Though Poor, They Are Rich

by Jefferson David Tant

“South of the Border” is a delightful song that I remember from my boyhood, telling us of our neighbors “down Mexico way.” The tune came to mind as I was reading the reports of brethren Robert Turner and V. N. Collins in Plain Talk some time ago. They told of a trip into the interior of Mexico to see the work of the Lord in progress there.

Brother Collins reminded us of how little the people there had in comparison to our land of plenty.

“One home had two rooms: one they used to cook and eat in; the other for bedroom — and they had five children. Instead of building more room for themselves, they built a church building on the remainder of their small lot.” The experience of these brethren reminded me of my visits to Mexico some years ago to be with the brethren and to observe the work. They left deep impressions on my wife and myself.

So many times we think of our neighbors in Mexico as being lazy, unkempt, and unclean. There may be some grain of truth in some such impressions (and some Americans are the same), but I do not think this is always because they necessarily may have chosen that life. I have known many that are very hard-working and diligent in their labors. Let me give you a picture of life in Mexico that may enlighten you.

We first went to San Luis, Sonora, with Charles House serving as guide and interpreter. As I recall, we went to the home of David and Eve Arellano. The town offered not a blade of grass. The streets were wide beds of sand, and one had to drive with care lest the car got bogged down. There was no running water in the part of town we were in. A truck made periodic trips selling water. The citizens bought water to store in every conceivable container if the truck did not run out of water before getting through its route.

Some of the water is set aside for drinking. The rest is used in this order—washing dishes, bathing, washing clothes. Now that is the same water they used and reused for these three chores. They neither had, nor could they afford, more water. Therefore, it was a simple matter of utmost expediency for “diaper-sized” babies to go without diapers.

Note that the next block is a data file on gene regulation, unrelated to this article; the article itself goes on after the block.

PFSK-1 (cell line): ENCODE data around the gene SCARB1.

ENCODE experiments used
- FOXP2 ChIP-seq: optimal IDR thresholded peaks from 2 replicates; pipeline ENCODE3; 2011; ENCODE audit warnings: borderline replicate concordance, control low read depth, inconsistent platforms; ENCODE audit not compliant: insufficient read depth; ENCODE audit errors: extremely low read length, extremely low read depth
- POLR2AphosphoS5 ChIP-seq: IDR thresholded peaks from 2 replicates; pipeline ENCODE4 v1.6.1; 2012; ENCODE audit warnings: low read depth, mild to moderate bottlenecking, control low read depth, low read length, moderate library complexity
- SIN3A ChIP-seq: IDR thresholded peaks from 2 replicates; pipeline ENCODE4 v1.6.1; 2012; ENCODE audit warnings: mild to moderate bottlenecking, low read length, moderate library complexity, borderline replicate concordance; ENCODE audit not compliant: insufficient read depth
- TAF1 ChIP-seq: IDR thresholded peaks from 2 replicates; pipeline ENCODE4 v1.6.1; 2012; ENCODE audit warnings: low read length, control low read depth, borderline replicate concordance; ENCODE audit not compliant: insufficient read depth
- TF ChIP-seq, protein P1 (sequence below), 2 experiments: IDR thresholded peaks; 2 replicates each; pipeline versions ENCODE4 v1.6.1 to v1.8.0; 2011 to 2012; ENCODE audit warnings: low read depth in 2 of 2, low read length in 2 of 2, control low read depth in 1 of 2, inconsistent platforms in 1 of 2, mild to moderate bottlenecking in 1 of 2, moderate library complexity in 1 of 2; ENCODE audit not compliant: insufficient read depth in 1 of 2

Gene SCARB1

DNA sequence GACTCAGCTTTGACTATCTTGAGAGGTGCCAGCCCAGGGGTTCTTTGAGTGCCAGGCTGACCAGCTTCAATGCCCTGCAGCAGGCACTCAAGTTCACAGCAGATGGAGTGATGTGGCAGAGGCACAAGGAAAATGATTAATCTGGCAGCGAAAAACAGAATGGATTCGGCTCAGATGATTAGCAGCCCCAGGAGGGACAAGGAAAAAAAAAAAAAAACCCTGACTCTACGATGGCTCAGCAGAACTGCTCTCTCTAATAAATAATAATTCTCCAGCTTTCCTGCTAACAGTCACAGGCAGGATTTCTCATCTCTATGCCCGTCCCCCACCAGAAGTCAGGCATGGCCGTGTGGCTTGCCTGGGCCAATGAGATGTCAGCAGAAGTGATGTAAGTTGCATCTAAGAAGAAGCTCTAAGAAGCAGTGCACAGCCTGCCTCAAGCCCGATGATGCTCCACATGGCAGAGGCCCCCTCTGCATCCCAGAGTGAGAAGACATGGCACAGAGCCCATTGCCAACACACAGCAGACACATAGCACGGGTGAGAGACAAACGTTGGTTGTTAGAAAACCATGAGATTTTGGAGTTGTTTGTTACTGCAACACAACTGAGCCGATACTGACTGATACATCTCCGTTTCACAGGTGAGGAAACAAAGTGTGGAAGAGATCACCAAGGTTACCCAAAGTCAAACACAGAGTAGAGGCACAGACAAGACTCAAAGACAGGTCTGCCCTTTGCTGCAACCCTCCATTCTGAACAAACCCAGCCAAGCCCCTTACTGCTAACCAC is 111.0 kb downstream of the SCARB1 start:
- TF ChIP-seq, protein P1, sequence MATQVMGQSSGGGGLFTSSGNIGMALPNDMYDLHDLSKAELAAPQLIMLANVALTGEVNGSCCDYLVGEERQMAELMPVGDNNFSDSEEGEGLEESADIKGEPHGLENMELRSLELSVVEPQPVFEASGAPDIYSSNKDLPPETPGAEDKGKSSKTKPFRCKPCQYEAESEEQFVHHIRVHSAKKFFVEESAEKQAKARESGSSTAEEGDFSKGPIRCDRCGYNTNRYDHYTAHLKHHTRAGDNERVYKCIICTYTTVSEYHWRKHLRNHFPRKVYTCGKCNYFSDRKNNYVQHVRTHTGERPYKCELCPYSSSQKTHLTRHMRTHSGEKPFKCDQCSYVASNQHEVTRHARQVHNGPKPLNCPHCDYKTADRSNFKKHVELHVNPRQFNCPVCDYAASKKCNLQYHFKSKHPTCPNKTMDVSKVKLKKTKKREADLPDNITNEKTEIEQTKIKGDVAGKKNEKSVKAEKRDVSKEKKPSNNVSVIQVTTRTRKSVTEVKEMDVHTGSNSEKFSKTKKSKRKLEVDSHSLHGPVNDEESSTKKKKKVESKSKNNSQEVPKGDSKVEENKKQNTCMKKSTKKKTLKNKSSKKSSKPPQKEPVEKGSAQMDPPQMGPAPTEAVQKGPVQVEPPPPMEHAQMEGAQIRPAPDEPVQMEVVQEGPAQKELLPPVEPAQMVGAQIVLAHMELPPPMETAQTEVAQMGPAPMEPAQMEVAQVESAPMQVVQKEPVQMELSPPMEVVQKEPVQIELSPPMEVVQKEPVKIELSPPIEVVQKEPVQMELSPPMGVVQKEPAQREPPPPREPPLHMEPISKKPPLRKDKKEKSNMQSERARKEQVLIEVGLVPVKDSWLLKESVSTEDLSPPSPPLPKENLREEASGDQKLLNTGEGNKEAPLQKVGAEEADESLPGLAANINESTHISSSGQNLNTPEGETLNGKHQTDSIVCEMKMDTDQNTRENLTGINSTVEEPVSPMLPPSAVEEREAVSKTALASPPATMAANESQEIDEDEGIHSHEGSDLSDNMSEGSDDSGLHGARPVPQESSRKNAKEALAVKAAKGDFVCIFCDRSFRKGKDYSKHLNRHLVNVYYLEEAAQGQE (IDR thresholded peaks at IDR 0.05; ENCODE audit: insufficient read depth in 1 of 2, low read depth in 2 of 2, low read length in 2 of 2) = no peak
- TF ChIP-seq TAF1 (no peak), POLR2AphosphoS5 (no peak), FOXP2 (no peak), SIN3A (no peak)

Work is scarce, and David had a job as a bricklayer in California (making about one-tenth the salary of his American counterpart.) He sent his small wages home to support his wife and children, which they spent on fantastically high-priced food. Many eat only twice a day. After arising, they delay breakfast as long as the stomach allows, then eat. Then an evening meal of the same fare—beans. But David gave up his job to come home the day we were there, as the only other local man in the church had moved. David felt the Lord needed him there to work in the kingdom. He had been saving a dollar here and there to buy bricks for the meetinghouse he was building next door.

There was no heat in his home (and it gets cold in the desert during the winter nights). The people simply wear what clothes they have (all of them) to keep warm. After arising in the morning, they sometimes go outside to get warm.

Poor? Yes, but so rich in love for the Lord and his church. Rich in love for one another. Rich in hospitality. Rich in humility. Their joy in our interest in them, and in our presence in their neatly swept adobe home was most evident, and the feeling of love that flowed in spite of our halting attempts at conversation in their home.

Poor? Perhaps, but maybe richer in the things that count than so many of us over-fed and self-indulgent American Christians may be."

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